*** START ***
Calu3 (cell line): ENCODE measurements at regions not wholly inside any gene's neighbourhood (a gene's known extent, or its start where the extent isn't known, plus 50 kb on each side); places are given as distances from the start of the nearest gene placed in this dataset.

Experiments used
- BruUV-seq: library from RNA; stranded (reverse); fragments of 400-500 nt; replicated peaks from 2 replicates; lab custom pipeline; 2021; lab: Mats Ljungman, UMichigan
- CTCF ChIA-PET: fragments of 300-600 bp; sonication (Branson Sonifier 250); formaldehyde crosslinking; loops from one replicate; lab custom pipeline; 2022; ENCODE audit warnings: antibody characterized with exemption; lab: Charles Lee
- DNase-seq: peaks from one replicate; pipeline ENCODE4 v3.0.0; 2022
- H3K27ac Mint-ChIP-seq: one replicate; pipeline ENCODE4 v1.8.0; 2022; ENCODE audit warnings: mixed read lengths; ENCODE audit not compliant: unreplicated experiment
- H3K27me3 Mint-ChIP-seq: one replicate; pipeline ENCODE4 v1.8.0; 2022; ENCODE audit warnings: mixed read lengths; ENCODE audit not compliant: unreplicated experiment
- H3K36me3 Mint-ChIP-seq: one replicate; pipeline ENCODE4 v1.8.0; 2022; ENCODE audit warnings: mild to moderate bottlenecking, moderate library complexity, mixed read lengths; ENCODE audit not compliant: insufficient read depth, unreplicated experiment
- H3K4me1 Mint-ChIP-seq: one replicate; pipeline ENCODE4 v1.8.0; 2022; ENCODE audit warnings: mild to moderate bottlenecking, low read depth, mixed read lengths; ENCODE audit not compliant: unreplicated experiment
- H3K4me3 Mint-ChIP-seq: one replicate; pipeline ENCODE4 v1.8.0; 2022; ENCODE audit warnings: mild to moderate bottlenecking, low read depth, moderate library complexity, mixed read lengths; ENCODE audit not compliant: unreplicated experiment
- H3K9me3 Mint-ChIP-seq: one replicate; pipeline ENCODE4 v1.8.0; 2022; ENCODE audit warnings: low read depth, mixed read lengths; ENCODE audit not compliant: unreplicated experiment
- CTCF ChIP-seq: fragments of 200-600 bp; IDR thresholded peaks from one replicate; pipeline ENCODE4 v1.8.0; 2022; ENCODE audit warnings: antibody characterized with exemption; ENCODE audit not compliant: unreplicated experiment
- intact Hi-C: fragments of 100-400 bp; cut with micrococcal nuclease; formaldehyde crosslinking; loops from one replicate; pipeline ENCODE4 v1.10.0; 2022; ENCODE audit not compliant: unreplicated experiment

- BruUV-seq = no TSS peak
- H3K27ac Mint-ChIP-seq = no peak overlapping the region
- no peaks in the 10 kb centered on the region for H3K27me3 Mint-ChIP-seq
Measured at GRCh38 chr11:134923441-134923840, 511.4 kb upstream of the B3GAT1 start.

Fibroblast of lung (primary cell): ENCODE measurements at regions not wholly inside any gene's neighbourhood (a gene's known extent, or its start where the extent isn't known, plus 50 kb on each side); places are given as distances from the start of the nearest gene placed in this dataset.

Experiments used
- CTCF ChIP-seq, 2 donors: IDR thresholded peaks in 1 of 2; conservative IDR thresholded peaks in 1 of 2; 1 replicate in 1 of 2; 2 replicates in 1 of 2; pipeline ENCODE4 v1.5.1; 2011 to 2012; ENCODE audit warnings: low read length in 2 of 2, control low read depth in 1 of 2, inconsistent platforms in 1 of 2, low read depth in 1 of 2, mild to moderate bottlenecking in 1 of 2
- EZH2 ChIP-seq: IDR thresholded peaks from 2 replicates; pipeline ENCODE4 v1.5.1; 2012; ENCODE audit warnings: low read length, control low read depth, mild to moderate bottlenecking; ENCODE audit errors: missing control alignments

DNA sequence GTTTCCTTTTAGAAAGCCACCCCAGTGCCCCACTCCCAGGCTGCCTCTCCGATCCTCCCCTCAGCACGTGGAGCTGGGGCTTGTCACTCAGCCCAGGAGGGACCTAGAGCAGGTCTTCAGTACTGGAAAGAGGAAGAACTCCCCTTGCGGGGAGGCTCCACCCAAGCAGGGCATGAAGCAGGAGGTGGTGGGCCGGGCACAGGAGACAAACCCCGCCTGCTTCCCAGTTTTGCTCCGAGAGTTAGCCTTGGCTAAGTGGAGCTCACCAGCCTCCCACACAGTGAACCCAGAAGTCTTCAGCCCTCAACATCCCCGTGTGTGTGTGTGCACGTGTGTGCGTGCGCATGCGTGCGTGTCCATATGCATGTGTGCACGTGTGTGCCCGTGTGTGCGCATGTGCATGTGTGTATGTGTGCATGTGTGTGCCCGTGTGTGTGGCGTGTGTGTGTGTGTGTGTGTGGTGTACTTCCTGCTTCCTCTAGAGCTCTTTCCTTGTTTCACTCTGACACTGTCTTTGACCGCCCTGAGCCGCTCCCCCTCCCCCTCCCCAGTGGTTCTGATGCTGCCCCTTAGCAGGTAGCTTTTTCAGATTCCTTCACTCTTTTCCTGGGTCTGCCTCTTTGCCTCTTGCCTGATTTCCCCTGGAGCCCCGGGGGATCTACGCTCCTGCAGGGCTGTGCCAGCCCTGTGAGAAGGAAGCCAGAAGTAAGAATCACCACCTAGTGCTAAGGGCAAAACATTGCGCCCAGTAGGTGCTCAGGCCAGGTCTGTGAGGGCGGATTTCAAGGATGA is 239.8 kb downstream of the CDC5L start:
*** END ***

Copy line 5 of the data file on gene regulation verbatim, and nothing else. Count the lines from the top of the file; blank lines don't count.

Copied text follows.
- DNase-seq: peaks from one replicate; pipeline ENCODE4 v3.0.0; 2022